At the top of Pine Mountain, we noticed the climate and ecosystem start to change. It became much colder, and the wind picked up. The forest changed over to a landscape one might find out west. There were more alpine type trees; the soil was even more rocky, and the blueberry and blackberry bushes were lush and green. They will be full of berries in another month. The views from here are breathtaking. There are 360 degrees worth of beautiful mountains in all shades of blue. (Our mountains appear blue due to the release of the chemical isoprene which protects cell membranes from heat stress due to fluctuating mountain temperatures.) This is the perfect place to stop and enjoy a picnic lunch. There is even a restroom here. The Appalachian Trail crosses through at this spot, so you'll probably see hikers and dogs.


Somehow, I managed to get off my horse and back on her to ride a little higher. From the top of Pine Mountain, Doug pointed out Stone Mountain to the left. There is a road up to this station, but it is only accessible by four wheel drive and pretty rough at that. This little plateau was a paradise for viewing mountain landscapes -- the perfect spot to take pictures.


We continued on our ride for about 30 more minutes to view Wilburn Ridge and Mount Rogers. Wilburn Ridge is located in Grayson Highlands State Park and is a high ridge of treeless mountains. On our ride, we never entered the park, but some of Appalachian Horseback Riding Adventures' longer rides go through it. Just looking from our vantage point there are two points in Wilburn Ridge that appear to be higher than Mount Rogers, but it's all about perspective. Mount Rogers, at approximately 5700 feet, is the second highest peak east of the Mississippi, slightly lower than Mount Mitchell in North Carolina.




Fewer things in my life have thrilled me more than what we saw next. I've seen the wildlife in Yellowstone, and been privileged to watch sea turtles hatch and struggle out to sea. Those were some of the most exciting experiences I've ever had in nature, but seeing the ponies and longhorn cattle just a little past Pine Mountain ranks right up there for me. There's nothing like it! We saw probably 50 or more animals all mixed in together. Beautiful longhorns in all colors abounded; some with horns as long as a man's arm span. The ponies were absolutely beautiful. They were curious about us and stood quietly watching as we made our way past. A little 3 week old stallion watched most intently with his ears perked up high; he never took his eyes off us, but would also never venture far away from mama! There were all colors and sizes of ponies. Some were pretty big -- about the size of a small horse, while others were small. Doug is a member of the Wilburn Ridge Pony Association, so he knows about how many are on the mountain and when babies are born. He highly discourages the feeding of the ponies. Human food is not good for them; you might think you're helping them out, but they're not suited for anything except what they forage for. Winters are harder if they become too dependent on humans for food. Please don't feed the ponies.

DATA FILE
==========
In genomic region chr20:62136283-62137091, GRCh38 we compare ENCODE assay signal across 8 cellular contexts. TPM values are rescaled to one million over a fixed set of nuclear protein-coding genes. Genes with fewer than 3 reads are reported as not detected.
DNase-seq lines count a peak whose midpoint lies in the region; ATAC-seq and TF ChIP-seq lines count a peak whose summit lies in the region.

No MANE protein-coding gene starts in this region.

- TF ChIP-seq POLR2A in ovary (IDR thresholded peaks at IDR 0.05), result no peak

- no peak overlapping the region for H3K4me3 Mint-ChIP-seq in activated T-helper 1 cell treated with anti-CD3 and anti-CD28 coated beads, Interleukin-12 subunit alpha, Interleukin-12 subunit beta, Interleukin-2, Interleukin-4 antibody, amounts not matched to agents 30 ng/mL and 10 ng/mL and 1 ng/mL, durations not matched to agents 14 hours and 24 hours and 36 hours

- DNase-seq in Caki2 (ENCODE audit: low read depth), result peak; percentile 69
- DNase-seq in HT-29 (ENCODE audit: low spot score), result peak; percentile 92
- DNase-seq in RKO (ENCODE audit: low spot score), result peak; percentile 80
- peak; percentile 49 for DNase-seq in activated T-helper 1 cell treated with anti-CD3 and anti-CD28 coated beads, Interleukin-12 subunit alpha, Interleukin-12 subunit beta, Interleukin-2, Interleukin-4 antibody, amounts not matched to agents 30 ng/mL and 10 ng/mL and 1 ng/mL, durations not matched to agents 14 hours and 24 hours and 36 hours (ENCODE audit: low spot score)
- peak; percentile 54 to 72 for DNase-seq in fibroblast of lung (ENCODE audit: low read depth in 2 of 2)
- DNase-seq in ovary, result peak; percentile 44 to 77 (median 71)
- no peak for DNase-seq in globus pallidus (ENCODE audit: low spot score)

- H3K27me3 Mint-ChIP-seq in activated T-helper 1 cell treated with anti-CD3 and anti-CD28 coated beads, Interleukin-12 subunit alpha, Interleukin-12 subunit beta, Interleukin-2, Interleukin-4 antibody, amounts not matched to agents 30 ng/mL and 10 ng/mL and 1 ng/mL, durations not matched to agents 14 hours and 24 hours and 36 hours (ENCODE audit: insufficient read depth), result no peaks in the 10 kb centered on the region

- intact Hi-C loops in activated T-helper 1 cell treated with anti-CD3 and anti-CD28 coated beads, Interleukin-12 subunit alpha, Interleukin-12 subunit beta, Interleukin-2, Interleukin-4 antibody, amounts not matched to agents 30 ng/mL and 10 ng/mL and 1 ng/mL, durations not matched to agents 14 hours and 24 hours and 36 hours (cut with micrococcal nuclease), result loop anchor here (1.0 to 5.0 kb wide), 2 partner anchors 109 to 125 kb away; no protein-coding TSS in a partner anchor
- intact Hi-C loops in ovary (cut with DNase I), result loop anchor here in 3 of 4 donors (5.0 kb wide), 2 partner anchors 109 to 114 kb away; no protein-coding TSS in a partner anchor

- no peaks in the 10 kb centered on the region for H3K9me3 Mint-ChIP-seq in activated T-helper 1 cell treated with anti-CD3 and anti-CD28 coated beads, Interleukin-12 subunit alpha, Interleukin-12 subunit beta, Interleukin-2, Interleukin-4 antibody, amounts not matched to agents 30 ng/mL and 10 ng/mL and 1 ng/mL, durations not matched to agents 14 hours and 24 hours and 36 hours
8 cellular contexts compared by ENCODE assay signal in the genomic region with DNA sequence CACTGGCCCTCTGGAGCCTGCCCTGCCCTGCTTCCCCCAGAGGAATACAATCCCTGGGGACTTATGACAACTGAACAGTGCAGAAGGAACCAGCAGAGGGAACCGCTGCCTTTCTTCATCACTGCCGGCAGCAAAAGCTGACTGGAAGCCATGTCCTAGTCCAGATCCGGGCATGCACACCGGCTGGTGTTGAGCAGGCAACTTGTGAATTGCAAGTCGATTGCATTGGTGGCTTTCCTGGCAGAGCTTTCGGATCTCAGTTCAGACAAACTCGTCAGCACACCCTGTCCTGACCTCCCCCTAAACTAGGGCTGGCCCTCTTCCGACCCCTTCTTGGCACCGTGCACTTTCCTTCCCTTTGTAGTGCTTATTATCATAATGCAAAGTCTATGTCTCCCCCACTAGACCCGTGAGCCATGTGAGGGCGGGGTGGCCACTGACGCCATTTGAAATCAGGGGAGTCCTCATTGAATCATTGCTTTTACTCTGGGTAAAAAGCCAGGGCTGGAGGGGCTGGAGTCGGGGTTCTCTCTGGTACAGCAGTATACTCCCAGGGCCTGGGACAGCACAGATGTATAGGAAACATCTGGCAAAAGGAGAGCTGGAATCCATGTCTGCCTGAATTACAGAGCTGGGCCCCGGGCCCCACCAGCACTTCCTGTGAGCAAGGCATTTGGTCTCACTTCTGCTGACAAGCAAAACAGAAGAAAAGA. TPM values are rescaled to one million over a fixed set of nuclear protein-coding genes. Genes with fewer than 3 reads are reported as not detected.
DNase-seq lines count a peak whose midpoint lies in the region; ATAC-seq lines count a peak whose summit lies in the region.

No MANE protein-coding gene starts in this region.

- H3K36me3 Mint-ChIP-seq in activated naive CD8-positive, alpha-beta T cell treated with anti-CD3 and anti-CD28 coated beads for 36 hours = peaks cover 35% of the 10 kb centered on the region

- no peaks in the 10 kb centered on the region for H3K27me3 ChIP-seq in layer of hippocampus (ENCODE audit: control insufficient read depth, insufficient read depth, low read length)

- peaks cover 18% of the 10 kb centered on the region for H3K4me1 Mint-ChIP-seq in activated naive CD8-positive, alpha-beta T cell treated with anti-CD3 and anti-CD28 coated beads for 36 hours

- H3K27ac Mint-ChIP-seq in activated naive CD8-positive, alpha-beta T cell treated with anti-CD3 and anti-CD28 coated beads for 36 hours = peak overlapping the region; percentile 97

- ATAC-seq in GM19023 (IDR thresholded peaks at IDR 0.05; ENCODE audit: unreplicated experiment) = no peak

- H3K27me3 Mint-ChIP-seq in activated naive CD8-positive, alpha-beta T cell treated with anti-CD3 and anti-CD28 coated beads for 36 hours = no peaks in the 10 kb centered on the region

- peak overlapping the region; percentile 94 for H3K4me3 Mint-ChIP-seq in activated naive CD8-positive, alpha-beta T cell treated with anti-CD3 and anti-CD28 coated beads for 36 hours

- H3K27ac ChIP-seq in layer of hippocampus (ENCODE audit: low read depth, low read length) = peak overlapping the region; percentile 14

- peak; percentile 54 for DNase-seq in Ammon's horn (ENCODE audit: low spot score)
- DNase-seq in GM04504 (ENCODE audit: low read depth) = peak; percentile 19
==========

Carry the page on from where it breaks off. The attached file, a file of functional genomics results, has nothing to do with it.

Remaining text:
After we stopped and enjoyed the view of Mount Rogers and watched the ponies for a while, we turned around and headed back down the mountain the same way we had come. Some of the longer rides continue and loop back to the stables. The ride down was more challenging for me than the ride up, but I enjoyed the beautiful sights once more. The day could not have ended more perfectly. We got back to the stables, and Doug took Trinity's saddle off. She ran around a bit and rolled on the ground to scratch her back. She was delightful, and my favorite part of the day was spending it with her!

Will (my photographer!) and I enjoyed our 3 hour horseback ride immensely. We both plan to come back with our families and perhaps to ride for even longer. I still want to ride Trinity though! There is no better way to experience this unique terrain than on horseback. The ride itself was fun, and the views were spectacular. I'm sure no two rides are the same. Contact Doug Cregger today and set up a time before he books up. He can be reached at 276-783-4136 or by email sugargrove_horseman@yahoo.com. Fairwood Stables are located at 2827 Fairwood Road, Troutdale, VA 24378. Adventure awaits in Grayson County!


All good things must come to an end!

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Tourism Office

Address: 107 E. Main Street 

Independence, VA 24348

Phone: 276-773-8002

Email: visit@graysoncountyva.gov